Unfortunately, “The Flash” also has a countervailing tendency that undermines its best self. Even as it cleverly translates Shelley’s worries into contemporary comic book terms, it serves up callback after fan-wanking callback to other versions of heroes and villains from film and TV, seemingly with no other purpose than to burnish Warner Bros’ properties and make the audience point to the screen and whisper the names of actors, characters, films, TV shows, and comic books that they recognize. Batman, Batman, Batman, Batman, Superman, Superman, Superman, Superman, Flash, Flash, Flash, etc., keep popping up scenes set in the “Chrono-Bowl,” a cosmic switching station with a design that alludes to clockwork gears, the concentric rings of chopped-down trees, theater-in-the-round, and a tribunal.
And rather than find an artful, modest way to repurpose library footage from earlier adaptations of DC comics—as, say, “In the Line of Fire” did with footage of a younger Clint Eastwood from “Dirty Harry”—the actors who originally played them, many of whom died long ago, have been scanned (or rebuilt) as vaguely three-dimensional but uncanny grotesques, like Madame Tussaud’s wax figures laid over audio-animatronic puppets. Remember the process that “reanimated” Peter Cushing in “Star Wars: Rogue One,” and later served up an even more unsettling “young Carrie Fisher” in the climax, paving the way for a nearly expressionless “young Mark Hamill” on “The Mandalorian,” and de-aged ’70s movie stars for various legacy sequels? It gets trotted out and multiplied ad nauseam here, even though the technology hasn’t improved much.
The film’s principal cast also gets the zombie CGI treatment in the Chrono-Bowl, to visualize alternate realities. Some of the versions of these real, living actors with SAG cards and regularly updated IMDb pages look faintly demonic. The torsos and hands aren’t anatomically credible. One has eyes that point in opposite directions like a gecko. Were the deadlines rushed and the digital effects artists exploited until quality control disappeared—a problem throughout the entertainment industry—or is the technology just not there yet? And even if it ever does “get there,” will it ever not seem one (digital) step removed from wrapping a mannequin in corpse-flesh? Doing this sort of thing in a purely animated format moots such concerns. Everything in an animated comics adaptation is a drawing inspired by other drawings, and therefore a representation of a thing that is not meant to seem “real.” Not so in live-action. “Hey, that’s Actor X!” gives way to, “He looks kinda creepy and unreal,” and the spell is broken.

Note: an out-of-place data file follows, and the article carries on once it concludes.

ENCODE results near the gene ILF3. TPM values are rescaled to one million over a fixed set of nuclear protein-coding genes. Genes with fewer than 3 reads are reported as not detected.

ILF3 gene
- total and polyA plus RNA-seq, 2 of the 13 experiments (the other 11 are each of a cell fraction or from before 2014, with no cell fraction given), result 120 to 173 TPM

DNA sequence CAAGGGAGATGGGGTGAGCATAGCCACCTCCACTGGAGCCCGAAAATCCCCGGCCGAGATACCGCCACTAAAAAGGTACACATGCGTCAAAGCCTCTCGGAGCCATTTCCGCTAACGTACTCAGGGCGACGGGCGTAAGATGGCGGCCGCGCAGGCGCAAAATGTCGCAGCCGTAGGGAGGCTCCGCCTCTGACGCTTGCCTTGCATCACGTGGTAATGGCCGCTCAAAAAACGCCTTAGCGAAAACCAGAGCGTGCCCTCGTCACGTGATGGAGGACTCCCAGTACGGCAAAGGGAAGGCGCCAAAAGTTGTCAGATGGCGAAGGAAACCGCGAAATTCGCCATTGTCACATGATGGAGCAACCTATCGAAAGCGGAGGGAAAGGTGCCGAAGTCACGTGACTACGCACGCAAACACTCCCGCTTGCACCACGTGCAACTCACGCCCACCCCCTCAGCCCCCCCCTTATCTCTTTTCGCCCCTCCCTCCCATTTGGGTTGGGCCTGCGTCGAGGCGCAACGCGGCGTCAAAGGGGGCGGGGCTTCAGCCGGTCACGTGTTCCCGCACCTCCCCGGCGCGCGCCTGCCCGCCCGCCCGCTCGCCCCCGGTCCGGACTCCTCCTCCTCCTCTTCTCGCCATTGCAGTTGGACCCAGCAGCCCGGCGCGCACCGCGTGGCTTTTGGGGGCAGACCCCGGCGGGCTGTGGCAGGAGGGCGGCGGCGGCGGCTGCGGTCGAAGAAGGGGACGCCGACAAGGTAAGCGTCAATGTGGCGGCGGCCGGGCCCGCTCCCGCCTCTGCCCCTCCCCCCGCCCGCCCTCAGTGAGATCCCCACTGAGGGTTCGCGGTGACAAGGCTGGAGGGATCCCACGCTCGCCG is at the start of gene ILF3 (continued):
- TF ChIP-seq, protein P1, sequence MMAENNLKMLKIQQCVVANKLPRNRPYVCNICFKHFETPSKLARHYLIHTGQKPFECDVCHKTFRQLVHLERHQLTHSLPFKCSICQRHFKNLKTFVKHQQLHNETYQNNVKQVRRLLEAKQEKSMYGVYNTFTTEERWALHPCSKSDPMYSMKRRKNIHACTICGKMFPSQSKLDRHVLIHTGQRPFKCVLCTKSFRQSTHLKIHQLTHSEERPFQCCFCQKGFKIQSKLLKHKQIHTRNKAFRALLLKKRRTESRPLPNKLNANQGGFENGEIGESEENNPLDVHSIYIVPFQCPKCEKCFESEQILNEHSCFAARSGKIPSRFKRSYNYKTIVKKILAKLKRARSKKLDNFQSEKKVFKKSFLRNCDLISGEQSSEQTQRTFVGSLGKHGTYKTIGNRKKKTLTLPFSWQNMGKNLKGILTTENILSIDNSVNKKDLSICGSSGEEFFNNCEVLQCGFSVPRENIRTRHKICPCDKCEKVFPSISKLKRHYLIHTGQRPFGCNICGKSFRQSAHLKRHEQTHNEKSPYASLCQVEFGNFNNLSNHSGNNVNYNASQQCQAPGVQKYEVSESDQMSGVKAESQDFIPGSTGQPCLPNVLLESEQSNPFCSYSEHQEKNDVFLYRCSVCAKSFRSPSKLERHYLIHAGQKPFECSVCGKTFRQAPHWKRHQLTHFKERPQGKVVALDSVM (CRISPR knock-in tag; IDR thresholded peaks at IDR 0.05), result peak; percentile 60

What a mess. And what a shame, because what’s good about “The Flash” is very good. The movie puts a lot of thought into what it wants to say and not enough into how it says it. It avidly warns against a thing while at the same time doing a version of that same thing. Barry, driven by a desire to resurrect the dead, grapples with the ethics and advisability of actions that the film constantly performs, in small ways and large, without breaking a sweat.
Opens Friday, June 16th.